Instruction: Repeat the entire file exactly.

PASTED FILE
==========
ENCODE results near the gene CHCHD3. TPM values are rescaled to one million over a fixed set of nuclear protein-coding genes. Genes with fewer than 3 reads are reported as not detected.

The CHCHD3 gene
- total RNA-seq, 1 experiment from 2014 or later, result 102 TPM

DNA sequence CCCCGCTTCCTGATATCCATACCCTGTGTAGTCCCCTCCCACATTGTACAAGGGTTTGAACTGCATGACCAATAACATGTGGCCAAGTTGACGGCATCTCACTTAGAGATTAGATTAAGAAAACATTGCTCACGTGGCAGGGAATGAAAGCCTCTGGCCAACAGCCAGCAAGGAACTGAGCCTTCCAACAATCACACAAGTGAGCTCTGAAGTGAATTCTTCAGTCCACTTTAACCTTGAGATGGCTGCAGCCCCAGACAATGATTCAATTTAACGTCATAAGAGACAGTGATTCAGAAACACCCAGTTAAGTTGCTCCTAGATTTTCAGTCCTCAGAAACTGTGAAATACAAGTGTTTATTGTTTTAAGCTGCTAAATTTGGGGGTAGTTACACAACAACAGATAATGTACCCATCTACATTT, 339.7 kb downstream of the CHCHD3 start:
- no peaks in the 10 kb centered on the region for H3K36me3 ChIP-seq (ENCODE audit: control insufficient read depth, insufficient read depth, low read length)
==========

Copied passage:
ENCODE results near the gene CHCHD3. TPM values are rescaled to one million over a fixed set of nuclear protein-coding genes. Genes with fewer than 3 reads are reported as not detected.

The CHCHD3 gene
- total RNA-seq, 1 experiment from 2014 or later, result 102 TPM

DNA sequence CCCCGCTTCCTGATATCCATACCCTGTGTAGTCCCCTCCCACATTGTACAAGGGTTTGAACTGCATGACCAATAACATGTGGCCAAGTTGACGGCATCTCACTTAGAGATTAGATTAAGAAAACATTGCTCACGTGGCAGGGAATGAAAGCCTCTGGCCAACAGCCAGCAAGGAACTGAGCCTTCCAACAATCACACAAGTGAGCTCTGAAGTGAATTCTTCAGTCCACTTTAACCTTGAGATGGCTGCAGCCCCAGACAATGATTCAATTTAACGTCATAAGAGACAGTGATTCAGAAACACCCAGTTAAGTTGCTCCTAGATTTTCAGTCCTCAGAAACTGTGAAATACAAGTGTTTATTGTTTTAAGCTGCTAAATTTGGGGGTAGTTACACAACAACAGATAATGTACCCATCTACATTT, 339.7 kb downstream of the CHCHD3 start:
- no peaks in the 10 kb centered on the region for H3K36me3 ChIP-seq (ENCODE audit: control insufficient read depth, insufficient read depth, low read length)